I went to a very quirky all-women’s college, and one of the very best quirks was the collection of romance novels in every student house. No was quite sure where they came from (there were rumors that there was a secret alumni fund that made sure each house was well-stocked), but those books were read over and over again, if their dog-earned pages and battered covers were any indication. And it was through those stories, and the conversations with other readers that they inspired, that I really fell in love with the romance genre and the fundamentally important lessons it can teach.
We don’t live in a world that makes it easy to feel comfortable in our own skin, or honest about our own wants and dreams; but romance, at its best, affirms that every woman and every man is perfect because of their individuality and worthy of true love, so long as they are true to themselves. It’s not an easy lesson at all, but these are some of the books that continue to emphasize that lesson for me.
I grew up doing historic re-enactment, which meant spending most of my spare time researching, or wandering about in a corset and crinoline. And one of the first things you learn in this process is that Victorian women were as unique, as passionate, and as interesting as women today, and that much of that wonderful uniqueness gets overlooked in traditional histories. So it’s always a joy to find romances that can uncover some of those wonderfully eccentric, defiant characters in all their glory.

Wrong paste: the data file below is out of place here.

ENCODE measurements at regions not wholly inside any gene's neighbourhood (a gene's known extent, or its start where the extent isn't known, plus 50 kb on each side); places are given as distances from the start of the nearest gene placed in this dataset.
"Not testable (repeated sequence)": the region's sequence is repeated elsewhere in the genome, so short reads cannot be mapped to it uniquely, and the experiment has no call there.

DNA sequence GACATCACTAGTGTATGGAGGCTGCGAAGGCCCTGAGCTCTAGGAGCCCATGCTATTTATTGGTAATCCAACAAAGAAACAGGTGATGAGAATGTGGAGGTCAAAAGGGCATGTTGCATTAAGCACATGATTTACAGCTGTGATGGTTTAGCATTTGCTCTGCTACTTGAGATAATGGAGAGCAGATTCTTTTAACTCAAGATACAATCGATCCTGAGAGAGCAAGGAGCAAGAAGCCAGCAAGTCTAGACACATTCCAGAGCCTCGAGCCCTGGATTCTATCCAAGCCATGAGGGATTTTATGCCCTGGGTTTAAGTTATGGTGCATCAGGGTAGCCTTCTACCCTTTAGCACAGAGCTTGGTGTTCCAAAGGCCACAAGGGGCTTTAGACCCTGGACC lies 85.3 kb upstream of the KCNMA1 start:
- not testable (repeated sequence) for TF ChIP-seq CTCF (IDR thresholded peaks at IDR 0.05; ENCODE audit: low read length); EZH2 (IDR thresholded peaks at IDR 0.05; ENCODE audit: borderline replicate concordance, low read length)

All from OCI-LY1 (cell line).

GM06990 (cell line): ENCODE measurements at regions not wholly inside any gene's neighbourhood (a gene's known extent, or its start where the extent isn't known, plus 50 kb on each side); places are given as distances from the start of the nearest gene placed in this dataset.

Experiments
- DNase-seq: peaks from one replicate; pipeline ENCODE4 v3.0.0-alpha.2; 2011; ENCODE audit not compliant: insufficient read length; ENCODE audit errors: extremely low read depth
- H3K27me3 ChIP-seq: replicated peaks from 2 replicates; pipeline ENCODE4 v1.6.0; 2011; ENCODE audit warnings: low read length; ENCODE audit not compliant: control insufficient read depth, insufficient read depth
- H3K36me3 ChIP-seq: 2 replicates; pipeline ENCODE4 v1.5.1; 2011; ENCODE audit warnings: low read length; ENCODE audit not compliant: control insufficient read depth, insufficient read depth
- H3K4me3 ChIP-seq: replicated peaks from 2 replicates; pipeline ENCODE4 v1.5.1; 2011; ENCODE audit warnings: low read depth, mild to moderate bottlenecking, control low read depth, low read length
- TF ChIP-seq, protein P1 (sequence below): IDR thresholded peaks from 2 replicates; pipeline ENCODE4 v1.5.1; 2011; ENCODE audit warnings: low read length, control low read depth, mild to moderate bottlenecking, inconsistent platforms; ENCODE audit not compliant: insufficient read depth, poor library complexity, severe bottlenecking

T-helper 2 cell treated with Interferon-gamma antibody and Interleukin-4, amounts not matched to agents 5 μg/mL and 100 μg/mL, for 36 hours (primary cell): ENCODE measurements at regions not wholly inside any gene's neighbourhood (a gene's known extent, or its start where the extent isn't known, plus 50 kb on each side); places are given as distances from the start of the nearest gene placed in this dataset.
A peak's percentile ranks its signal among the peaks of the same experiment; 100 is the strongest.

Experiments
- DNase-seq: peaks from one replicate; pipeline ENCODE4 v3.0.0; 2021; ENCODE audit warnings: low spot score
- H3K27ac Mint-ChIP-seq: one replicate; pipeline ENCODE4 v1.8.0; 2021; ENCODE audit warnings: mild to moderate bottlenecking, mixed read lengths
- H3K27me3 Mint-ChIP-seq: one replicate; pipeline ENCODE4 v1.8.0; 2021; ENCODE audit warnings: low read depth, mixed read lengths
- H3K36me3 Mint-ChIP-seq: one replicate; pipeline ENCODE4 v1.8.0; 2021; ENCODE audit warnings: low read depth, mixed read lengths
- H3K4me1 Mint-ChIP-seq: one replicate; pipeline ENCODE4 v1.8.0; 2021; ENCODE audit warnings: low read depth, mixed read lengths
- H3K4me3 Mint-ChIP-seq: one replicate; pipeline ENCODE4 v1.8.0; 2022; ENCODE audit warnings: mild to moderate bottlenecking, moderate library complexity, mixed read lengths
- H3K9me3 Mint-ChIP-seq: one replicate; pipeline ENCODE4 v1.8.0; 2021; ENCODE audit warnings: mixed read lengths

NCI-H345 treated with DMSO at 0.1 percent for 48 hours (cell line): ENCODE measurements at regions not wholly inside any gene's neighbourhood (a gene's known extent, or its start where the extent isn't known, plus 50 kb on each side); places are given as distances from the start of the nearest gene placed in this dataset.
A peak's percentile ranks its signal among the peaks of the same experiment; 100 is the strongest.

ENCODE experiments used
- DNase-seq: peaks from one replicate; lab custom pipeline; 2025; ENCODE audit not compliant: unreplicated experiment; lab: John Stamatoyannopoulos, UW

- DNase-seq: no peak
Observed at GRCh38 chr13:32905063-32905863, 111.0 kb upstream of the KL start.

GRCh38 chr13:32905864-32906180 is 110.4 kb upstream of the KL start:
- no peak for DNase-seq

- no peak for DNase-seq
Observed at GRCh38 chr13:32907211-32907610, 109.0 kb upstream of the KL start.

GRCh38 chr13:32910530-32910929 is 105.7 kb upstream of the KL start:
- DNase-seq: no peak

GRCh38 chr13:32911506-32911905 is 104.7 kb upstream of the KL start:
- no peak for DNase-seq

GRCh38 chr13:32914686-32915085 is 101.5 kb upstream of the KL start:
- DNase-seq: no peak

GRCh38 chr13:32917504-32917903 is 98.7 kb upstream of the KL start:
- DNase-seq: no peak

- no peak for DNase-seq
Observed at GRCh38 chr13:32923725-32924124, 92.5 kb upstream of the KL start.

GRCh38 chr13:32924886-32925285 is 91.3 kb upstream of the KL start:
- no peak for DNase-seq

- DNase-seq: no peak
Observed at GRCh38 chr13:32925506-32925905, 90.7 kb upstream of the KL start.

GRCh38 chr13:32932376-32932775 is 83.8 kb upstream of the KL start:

Juliana Ross (a re-enactor herself) does this beautifully in her Improper novellas, which all feature women who are undeniably products of their day and age, yet who have the courage to defy convention and seek happiness on their own terms. In her first story, Improper Relations…
Check out the rest of the article and Bridget’s recommendations at the April 2014 ezine! Get it here!